They finished the season with a 51-103 record, which represents a .331 winning percentage, a low-water mark that has stood as the franchise record for team futility for over a century. Today’s Pinstripe Birthday Celebrant was the starting right-fielder on that 1908 Yankee/Highlander debacle.

New York had acquired Hemphill the previous November in a trade with the Browns. At the time of that deal, this Greenville, Michigan native was 31-years-old and a veteran of eight big league seasons and five different big league franchises. There were good reasons why he kept his suitcase packed all those years. The guy had hands of stone and he had a real problem with alcohol. On the positive side, in an era when the game was played with the deadest baseball of all-time, Hemphill was considered a good stick. It was his ability with a bat that kept him from getting benched for his poor fielding and persistent drinking and it was the same reason why, whenever a team got tired enough of those faults to get rid of him, he seemed to have no trouble finding a new team willing to take him on.

That 1908 Yankee team did not start out bad. Their Manager, Hall-of-Famer Clark Griffith actually got them out of the gate quickly that year by winning 16 of their first 24 games. But when they lost 24 of their next 32 contests, the bitterly disappointed Griffith resigned and the penny-pinching Highlander ownership made New York’s mercurial shortstop, Kid Elberfeld the team’s player-manager. At the time there wasn’t an umpire in the league who didn’t hate Elberfeld. I’m not certain if that collective hatred had anything to do with the Highlanders going 27-71 under their new manager but I can guarantee you that none of the “men in blue” felt a tinge of sorrow for the Kid’s historic failure in his new role.

Just about the only thing that wasn’t horrible on that 1908 Highlander team was the performance of Charley Hemphill. He put together the best season of his big league career. He led the team in runs, hits, RBIs and average. He also stole a career-high 42 bases. The only things that didn’t improve were his defense (he made 20 errors in ’08) and his drinking but Hemphill had built up enough good will with his offensive performance during his inaugural year in New York that he remained a member of the club’s roster for four seasons.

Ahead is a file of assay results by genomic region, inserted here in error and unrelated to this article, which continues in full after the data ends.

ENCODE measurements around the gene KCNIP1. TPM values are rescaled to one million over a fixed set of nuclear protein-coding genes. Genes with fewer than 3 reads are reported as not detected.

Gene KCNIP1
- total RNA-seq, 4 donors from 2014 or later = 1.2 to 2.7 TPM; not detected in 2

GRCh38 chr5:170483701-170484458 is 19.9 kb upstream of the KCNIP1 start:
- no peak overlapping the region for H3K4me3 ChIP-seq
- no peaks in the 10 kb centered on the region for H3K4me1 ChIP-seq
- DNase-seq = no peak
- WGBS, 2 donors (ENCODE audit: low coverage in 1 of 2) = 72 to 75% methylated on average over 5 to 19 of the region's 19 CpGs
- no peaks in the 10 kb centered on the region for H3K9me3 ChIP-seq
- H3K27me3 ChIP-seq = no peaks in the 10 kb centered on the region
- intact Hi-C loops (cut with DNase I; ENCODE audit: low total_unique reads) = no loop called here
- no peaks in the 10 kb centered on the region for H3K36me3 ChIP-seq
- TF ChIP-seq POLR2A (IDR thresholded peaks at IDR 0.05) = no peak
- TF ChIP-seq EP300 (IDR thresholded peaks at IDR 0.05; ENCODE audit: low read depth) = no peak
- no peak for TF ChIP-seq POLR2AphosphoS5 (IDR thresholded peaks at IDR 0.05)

The team finally released him after the 1911 season and he was able to land a coveted player managing position with a minor league team in Atlanta. But before his first season in that post was over, he was fired because of his drinking and ended up moving to Detroit and working in the auto industry.

Hemphill shares his April 20th birthday with one of my all-time favorite Yankees.

Year Tm G PA AB R H 2B 3B HR RBI SB BB SO BA OBP SLG OPS
1908 NYY 142 581 505 62 150 12 9 0 44 42 59 43 .297 .374 .356 .730
1909 NYY 73 216 181 23 44 5 1 0 10 10 32 23 .243 .357 .282 .639
1910 NYY 102 419 351 45 84 9 4 0 21 19 55 27 .239 .350 .288 .638
1911 NYY 69 244 201 32 57 4 2 1 15 9 37 18 .284 .397 .338 .736
11 Yrs 1242 5093 4541 580 1230 117 68 22 421 207 435 429 .271 .337 .341 .678
SLB (5 yrs) 629 2682 2425 306 663 72 37 15 232 109 196 267 .273 .329 .352 .681
NYY (4 yrs) 386 1460 1238 162 335 30 16 1 90 80 183 111 .271 .369 .323 .692
STL (1 yr) 11 45 37 4 9 0 0 1 3 0 6 0 .243 .364 .324 .688
BOS (1 yr) 136 595 545 71 142 10 10 3 62 11 39 26 .261 .312 .332 .644
CLV (1 yr) 55 209 202 23 56 3 5 2 23 3 6 14 .277 .301 .371 .673
CLE (1 yr) 25 102 94 14 25 2 0 0 11 4 5 11 .266 .303 .287 .590
Provided by Baseball-Reference.com: View Original Table
Generated 4/20/2013.